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Nourished by our Quaker past: Growing and sharing food in community
I live with my family in a 17-acre Quaker cemetery outside of the west edge of Philadelphia. My husband, Graham, is the cemetery’s caretaker. We live in the house on the grounds built in 1860. Our 11-year-old son, Simon, has known no other home.
There are a few notable Quaker dead buried there: Henry Cadbury, Margaret Hope Bacon, and Addison Hutton, but most of those buried aren't famous—they just lived simple lives.
There are many old oaks and tulip trees and one magnificent sugar maple on the grounds. The gravestones are simple: low to the ground with limited inscriptions. Once a year, we have worship under the trees, followed by a picnic. For the past few years we've been offering green burials, burying the dead soon after they die, without embalming and in a simple casket, shroud, or quilt. Though many Quakers are buried in the cemetery, we bury anyone who wants a simple interment.
The neighborhood in which the burial ground is situated is mostly working class and incredibly racially and ethnically diverse. There are many new immigrants— Indian, Pakistani, Korean, Vietnamese, South American— living next to African-Americans and European-Americans. The neighborhood association we're a part of hosts potlucks in the nearby park in the summer and the spread of food is incredible, often including traditional foods I've never tasted before.
There is a three-acre community garden in the corner of the cemetery. It's a large garden, and those who participate grow all the produce together rather than having separate plots. The woman who runs it is a master gardener. The produce is rotated every year, and often, cover crops are grown to replenish the soil. Most of the families who participate are not Quaker.
Over the years, my family has eaten strawberries, Swiss chard, raspberries, English peas, lettuce, sour cherries, and tomatoes, produce fertilized by the compost of the Quaker past, from this garden.
Recently it's become clear what a treasure these grounds are to the community— a quiet, open space in the midst of the hubbub of row houses and urban activity outside the walls.
Many neighbors have shown up for work days and put their hands and backs into tending the space. The burial ground committee is talking about expanding the community gardens, planting a memorial garden, creating more openings in the stone walls, and making the space more accessible.
Recently, an imam approached Graham about setting aside many plots for Muslim burials. I asked whether they would adhere to our gravestone policy, and he said, "Oh, yes, the fact that we don't have huge crosses and memorials everywhere and that we do Muslim-style (green) burials makes the space attractive."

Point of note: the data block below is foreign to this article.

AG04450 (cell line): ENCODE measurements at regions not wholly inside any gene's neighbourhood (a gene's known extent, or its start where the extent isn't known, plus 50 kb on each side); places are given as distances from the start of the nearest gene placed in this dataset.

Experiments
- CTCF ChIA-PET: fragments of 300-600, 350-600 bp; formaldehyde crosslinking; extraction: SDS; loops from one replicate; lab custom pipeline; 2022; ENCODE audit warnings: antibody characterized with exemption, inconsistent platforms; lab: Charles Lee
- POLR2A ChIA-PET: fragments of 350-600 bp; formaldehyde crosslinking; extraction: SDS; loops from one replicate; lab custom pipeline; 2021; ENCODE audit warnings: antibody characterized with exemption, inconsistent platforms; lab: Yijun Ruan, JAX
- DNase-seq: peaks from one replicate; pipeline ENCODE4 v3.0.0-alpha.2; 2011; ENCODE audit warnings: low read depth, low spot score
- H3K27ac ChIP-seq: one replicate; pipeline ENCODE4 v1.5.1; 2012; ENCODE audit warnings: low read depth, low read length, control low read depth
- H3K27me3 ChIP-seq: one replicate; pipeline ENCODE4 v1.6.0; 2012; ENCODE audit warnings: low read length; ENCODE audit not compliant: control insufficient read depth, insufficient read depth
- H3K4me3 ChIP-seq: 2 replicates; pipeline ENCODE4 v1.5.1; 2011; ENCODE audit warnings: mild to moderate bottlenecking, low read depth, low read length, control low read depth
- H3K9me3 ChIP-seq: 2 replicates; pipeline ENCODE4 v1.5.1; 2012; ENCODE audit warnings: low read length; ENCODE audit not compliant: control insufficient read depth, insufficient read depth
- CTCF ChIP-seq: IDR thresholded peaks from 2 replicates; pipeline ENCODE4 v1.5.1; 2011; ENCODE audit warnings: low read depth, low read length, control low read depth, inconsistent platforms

For a couple years, I've thought the burial ground was a living, vivid metaphor for the transformation to which Quakers might be called.
Often we take credit for the courageous work of our ancestors or we imagine in our past a time of a unified, prophetic voice without dissension.
But the call of our ancestors—those we hold up—is to discern the calling for our current lives.
Instead of worshiping our dead, I believe they would prefer that we honor them by living contemporary lives of faithfulness in partnership with the communities in which we reside. That we mix the humus of the past with the mud of our present, and out of that create nourishing food for and with the community. That we break down the barriers that keep the richness of humanity out of our lives and meetinghouses by being with and in those communities, finding ways to be partners in service.
It seems to me this is the centerpiece of transition for Quakers. I hope that we begin to understand more deeply that our treasures, whether burial grounds, meeting houses, or Quaker practice and tradition, are not ours alone—that our continued survival and relevance is connected to sharing what we know and understand with others in and beyond our communities, and to learning with and from our neighbors. And we will indeed be changed by that encounter.
Who knows what we might grow together?
Each summer I get to sample how such nourishing food might taste. I can testify, it is sweet.